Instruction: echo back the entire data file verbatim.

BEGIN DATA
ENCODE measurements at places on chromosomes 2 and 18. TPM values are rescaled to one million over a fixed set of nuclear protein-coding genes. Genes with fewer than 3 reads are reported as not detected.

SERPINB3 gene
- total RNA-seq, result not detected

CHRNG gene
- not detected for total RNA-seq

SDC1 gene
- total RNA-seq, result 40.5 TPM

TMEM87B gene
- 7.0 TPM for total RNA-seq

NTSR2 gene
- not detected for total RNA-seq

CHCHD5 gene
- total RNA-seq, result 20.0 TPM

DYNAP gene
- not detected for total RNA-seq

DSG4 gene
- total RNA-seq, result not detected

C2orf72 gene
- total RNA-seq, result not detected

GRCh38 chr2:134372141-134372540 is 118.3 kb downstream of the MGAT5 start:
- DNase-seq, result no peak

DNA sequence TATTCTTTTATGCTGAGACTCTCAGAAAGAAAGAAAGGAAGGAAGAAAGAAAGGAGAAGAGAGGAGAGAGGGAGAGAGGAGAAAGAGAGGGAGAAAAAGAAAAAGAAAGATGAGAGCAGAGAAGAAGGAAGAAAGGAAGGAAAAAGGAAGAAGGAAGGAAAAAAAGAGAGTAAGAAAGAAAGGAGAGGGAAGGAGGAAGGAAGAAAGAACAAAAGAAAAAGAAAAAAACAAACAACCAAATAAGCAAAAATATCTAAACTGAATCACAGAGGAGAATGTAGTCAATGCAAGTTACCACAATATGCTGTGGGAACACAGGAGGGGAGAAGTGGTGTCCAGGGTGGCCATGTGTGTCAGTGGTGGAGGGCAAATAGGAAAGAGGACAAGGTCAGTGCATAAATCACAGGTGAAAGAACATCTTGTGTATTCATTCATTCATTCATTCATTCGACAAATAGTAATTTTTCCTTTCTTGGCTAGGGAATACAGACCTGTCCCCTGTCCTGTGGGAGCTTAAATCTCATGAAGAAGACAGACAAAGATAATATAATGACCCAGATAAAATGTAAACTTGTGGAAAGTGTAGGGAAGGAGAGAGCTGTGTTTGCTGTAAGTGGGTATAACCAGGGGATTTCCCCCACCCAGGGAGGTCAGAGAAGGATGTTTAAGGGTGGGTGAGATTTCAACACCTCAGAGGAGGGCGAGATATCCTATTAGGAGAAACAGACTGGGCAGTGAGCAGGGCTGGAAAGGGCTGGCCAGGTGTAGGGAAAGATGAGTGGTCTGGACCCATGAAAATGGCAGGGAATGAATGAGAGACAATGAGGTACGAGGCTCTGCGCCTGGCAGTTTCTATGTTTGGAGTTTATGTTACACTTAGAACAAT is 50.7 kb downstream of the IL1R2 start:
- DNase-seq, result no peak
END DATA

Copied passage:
ENCODE measurements at places on chromosomes 2 and 18. TPM values are rescaled to one million over a fixed set of nuclear protein-coding genes. Genes with fewer than 3 reads are reported as not detected.

SERPINB3 gene
- total RNA-seq, result not detected

CHRNG gene
- not detected for total RNA-seq

SDC1 gene
- total RNA-seq, result 40.5 TPM

TMEM87B gene
- 7.0 TPM for total RNA-seq

NTSR2 gene
- not detected for total RNA-seq

CHCHD5 gene
- total RNA-seq, result 20.0 TPM

DYNAP gene
- not detected for total RNA-seq

DSG4 gene
- total RNA-seq, result not detected

C2orf72 gene
- total RNA-seq, result not detected

GRCh38 chr2:134372141-134372540 is 118.3 kb downstream of the MGAT5 start:
- DNase-seq, result no peak

DNA sequence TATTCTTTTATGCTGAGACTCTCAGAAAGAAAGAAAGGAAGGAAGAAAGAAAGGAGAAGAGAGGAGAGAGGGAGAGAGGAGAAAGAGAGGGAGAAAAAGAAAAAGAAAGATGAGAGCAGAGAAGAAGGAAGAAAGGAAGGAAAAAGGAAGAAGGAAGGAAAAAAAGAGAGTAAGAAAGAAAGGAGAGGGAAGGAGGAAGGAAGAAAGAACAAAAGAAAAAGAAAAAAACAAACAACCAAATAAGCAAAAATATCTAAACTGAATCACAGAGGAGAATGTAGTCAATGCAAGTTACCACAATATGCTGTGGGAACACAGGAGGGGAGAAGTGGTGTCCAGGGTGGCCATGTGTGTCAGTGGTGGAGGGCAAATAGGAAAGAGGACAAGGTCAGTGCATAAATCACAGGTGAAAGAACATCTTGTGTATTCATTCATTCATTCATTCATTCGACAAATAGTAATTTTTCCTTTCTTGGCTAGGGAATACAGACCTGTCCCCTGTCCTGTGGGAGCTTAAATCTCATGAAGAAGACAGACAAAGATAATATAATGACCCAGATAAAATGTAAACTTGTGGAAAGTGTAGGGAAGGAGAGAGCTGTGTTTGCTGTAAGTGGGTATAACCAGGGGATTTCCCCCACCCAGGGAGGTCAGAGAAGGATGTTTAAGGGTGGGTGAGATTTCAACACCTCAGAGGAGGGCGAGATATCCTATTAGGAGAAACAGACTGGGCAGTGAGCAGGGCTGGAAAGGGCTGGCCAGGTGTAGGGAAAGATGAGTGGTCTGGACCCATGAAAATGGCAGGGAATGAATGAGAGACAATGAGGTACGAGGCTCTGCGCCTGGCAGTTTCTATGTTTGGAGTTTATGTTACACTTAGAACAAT is 50.7 kb downstream of the IL1R2 start:
- DNase-seq, result no peak